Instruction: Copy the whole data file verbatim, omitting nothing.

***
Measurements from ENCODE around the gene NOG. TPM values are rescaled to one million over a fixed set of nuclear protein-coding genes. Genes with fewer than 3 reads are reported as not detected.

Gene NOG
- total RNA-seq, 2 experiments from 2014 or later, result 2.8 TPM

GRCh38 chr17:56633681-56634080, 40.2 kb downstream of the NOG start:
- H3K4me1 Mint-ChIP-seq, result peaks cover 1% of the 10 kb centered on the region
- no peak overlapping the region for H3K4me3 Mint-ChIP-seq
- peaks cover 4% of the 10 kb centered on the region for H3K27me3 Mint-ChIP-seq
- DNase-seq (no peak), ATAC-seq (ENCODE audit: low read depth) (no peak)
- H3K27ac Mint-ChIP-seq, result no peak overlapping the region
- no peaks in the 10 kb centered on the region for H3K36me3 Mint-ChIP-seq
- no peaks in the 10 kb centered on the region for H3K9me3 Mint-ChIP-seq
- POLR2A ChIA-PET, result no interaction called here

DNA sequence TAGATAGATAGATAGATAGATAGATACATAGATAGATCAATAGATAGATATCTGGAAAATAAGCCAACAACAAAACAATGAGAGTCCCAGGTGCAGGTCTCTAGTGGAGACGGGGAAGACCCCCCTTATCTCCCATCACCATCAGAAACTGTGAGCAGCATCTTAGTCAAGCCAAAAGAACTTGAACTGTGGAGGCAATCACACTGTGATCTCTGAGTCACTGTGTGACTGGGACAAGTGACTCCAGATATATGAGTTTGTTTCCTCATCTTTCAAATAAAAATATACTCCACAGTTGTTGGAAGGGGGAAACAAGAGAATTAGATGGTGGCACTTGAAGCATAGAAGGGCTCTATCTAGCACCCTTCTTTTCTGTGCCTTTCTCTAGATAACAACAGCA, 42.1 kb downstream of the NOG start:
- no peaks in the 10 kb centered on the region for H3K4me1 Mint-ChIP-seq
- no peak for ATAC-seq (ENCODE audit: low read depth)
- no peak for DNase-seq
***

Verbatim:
Measurements from ENCODE around the gene NOG. TPM values are rescaled to one million over a fixed set of nuclear protein-coding genes. Genes with fewer than 3 reads are reported as not detected.

Gene NOG
- total RNA-seq, 2 experiments from 2014 or later, result 2.8 TPM

GRCh38 chr17:56633681-56634080, 40.2 kb downstream of the NOG start:
- H3K4me1 Mint-ChIP-seq, result peaks cover 1% of the 10 kb centered on the region
- no peak overlapping the region for H3K4me3 Mint-ChIP-seq
- peaks cover 4% of the 10 kb centered on the region for H3K27me3 Mint-ChIP-seq
- DNase-seq (no peak), ATAC-seq (ENCODE audit: low read depth) (no peak)
- H3K27ac Mint-ChIP-seq, result no peak overlapping the region
- no peaks in the 10 kb centered on the region for H3K36me3 Mint-ChIP-seq
- no peaks in the 10 kb centered on the region for H3K9me3 Mint-ChIP-seq
- POLR2A ChIA-PET, result no interaction called here

DNA sequence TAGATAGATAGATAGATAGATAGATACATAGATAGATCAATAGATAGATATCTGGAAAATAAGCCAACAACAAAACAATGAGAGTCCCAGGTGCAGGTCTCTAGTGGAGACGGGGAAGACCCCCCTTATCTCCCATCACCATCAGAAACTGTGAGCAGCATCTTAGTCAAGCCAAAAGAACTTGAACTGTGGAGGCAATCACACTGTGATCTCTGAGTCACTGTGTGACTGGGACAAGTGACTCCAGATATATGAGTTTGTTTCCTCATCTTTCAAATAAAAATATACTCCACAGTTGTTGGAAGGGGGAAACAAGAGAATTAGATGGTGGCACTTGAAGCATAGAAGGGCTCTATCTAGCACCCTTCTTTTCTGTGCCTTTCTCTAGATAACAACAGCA, 42.1 kb downstream of the NOG start:
- no peaks in the 10 kb centered on the region for H3K4me1 Mint-ChIP-seq
- no peak for ATAC-seq (ENCODE audit: low read depth)
- no peak for DNase-seq